Image: Angie Ferguson | Shutterstock

Consider the color of the line

Take a look at the color of the second line. “The difference between an evaporation line [and] a positive line is typically color. The evaporation line is usually a colorless line, while a faint positive line will have trace color,” Burroughs says.

Take a look at the thickness of the line

A faint positive pregnancy test result will usually have the same thickness and overall appearance as the control line. But an evaporation line may be thicker or more blurry, thinner or nearly undetectable, or it may even show up as an incomplete line.

Consider the timing

If you’re checking the result during the suggested time frame on the instructions, it’s more likely to be a faint positive result, Tetrokalashvili says. But if you notice the additional line much later on, it’s probably an evaporation line.

How to Avoid an Evaporation Line When Testing

It’s likely that you want to avoid an evaporation line on a pregnancy test—you don’t want to add any more confusion and uncertainty to the whole overwhelming process, after all. “The best way to avoid an evaporation line is to check the results of a urine pregnancy test within five to 10 minutes of conducting the test and avoid drinking a large amount of water,” Burroughs says, since that can dilute the urine and skew results.

Tetrokalashvili shares a few additional tips you can follow in order to reduce the likelihood of getting an evaporation line on a pregnancy test:

  • Check your results within the recommended time window on your test’s instructions (set a timer!)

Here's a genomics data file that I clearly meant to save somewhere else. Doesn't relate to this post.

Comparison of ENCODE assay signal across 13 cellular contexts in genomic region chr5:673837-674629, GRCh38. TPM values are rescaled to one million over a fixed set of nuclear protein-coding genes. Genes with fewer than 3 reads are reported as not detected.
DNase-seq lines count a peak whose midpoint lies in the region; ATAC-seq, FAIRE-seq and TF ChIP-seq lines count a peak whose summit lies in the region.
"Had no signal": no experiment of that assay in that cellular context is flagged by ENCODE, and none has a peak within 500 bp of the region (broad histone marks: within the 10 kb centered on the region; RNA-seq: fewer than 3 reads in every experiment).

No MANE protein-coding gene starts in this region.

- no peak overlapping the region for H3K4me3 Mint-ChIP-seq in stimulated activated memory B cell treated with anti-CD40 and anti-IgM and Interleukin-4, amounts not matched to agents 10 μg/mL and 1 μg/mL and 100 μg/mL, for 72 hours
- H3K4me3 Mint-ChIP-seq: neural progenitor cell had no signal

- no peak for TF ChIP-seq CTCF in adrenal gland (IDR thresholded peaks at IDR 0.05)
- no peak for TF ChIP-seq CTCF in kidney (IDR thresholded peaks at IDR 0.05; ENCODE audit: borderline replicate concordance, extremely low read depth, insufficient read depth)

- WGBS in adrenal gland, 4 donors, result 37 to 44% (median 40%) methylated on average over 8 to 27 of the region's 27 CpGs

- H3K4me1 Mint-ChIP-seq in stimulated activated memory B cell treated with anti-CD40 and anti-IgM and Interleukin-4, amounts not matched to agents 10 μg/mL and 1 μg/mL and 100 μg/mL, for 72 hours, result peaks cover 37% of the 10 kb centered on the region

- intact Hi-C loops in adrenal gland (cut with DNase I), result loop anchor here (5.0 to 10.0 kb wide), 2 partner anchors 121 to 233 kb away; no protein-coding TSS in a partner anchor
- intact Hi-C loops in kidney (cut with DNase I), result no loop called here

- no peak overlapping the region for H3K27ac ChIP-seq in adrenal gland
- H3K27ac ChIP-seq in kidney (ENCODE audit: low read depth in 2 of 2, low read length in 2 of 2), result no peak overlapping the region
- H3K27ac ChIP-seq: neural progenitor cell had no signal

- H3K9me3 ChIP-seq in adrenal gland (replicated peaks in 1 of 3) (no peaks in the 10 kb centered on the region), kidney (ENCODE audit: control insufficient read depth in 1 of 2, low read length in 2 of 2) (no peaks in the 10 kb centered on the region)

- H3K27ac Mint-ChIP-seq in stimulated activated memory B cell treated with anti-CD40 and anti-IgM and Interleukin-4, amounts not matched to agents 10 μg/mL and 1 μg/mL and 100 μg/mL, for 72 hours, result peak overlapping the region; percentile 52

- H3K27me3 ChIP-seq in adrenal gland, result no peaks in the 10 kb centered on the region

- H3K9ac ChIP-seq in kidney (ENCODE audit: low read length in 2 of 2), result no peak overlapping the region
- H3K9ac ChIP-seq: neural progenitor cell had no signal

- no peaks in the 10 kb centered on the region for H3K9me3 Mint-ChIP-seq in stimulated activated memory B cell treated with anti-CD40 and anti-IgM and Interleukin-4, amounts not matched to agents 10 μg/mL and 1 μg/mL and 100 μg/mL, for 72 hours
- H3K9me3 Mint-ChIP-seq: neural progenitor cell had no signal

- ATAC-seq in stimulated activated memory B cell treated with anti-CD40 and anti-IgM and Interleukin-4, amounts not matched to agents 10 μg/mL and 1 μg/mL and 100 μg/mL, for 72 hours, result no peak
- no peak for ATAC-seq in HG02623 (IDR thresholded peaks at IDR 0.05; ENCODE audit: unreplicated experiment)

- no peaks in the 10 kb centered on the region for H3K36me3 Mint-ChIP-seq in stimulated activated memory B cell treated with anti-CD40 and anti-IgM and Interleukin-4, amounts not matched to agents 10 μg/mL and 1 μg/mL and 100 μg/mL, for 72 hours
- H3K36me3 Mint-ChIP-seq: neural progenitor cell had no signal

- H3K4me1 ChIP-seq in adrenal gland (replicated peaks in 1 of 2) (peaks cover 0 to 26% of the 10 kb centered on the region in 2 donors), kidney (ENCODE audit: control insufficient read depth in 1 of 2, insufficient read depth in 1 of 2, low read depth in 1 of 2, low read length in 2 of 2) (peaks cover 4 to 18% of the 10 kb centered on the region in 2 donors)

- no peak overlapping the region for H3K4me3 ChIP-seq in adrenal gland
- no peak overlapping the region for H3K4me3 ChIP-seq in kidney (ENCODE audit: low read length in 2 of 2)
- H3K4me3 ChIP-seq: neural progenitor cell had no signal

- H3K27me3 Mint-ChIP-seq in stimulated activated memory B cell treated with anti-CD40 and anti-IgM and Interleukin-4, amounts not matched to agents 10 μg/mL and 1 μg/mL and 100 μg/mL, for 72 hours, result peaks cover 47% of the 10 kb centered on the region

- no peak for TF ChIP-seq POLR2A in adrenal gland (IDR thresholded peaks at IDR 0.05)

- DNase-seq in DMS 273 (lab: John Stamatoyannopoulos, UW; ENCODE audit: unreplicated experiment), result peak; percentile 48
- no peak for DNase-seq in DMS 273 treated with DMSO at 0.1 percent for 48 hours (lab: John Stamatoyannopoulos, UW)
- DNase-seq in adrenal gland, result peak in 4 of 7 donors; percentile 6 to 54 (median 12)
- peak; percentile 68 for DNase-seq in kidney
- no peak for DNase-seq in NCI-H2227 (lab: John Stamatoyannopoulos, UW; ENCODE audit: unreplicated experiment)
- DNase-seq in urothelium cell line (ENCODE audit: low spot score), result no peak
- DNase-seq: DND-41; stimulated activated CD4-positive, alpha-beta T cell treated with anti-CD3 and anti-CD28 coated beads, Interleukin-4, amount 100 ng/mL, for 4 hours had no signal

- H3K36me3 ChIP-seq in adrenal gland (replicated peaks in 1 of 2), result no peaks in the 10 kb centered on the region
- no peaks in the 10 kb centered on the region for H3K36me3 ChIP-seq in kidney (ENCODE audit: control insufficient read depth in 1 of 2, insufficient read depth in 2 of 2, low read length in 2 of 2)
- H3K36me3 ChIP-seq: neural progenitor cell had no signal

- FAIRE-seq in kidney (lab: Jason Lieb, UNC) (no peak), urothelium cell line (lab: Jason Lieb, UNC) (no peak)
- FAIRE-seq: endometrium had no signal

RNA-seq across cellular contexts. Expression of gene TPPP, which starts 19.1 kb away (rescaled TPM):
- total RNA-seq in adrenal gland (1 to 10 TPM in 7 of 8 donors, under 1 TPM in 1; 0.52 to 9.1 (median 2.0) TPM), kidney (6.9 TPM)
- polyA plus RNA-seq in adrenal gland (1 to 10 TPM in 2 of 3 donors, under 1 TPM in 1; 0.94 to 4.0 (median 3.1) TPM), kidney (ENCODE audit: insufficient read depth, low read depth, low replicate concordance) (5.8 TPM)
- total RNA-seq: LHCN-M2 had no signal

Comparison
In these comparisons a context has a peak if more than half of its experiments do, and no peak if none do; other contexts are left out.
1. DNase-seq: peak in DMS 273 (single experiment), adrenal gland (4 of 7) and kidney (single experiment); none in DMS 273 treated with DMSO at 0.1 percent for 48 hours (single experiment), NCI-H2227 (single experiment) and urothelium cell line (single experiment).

• Try a digital at-home pregnancy test instead of a dye-based one, since those don’t have evaporation lines. It’ll simply present either a “pregnant” or “not pregnant” result
  • Wait at least a day after your missed period to test so the test line won’t be quite so light if it is indeed positive
  • Test first thing in the morning because your urine is more likely to have higher levels of hCG at that time

What to Do If You Suspect an Evaporation Line on a Pregnancy Test

The best thing to do if you’re unsure whether your pregnancy test is positive or if you’re seeing an evaporation line is simply to take another test. Waiting at least a day after your missed period to test can help avoid getting a questionable result. Testing first thing in the morning, or the first time you use the bathroom on a given day, is also a good idea. But, if you’re still unsure whether it’s an evaporation line vs faint positive, it’s best to check with your doctor: They can perform a blood test, if necessary.

It’s frustrating to see two lines on a pregnancy test and feel unsure whether it’s an evaporation line or a positive result. Follow the instructions on your test, and don’t wait to check the results.

Please note: The Bump and the materials and information it contains are not intended to, and do not constitute, medical or other health advice or diagnosis and should not be used as such. You should always consult with a qualified physician or health professional about your specific circumstances.

Sources

Kelli Burroughs, MD, is a gynecologist in Houston. She received her medical degree from Medical University of South Carolina.

Maggie Tetrokalashvili, MD, is an ob-gyn and chairperson of the department of obstetrics and gynecology at NYC Health + Hospitals/South Brooklyn Health in Brooklyn, New York. She received her medical degree from First Moscow State Medical Institute.

Learn how we ensure the accuracy of our content through our editorial and medical review process.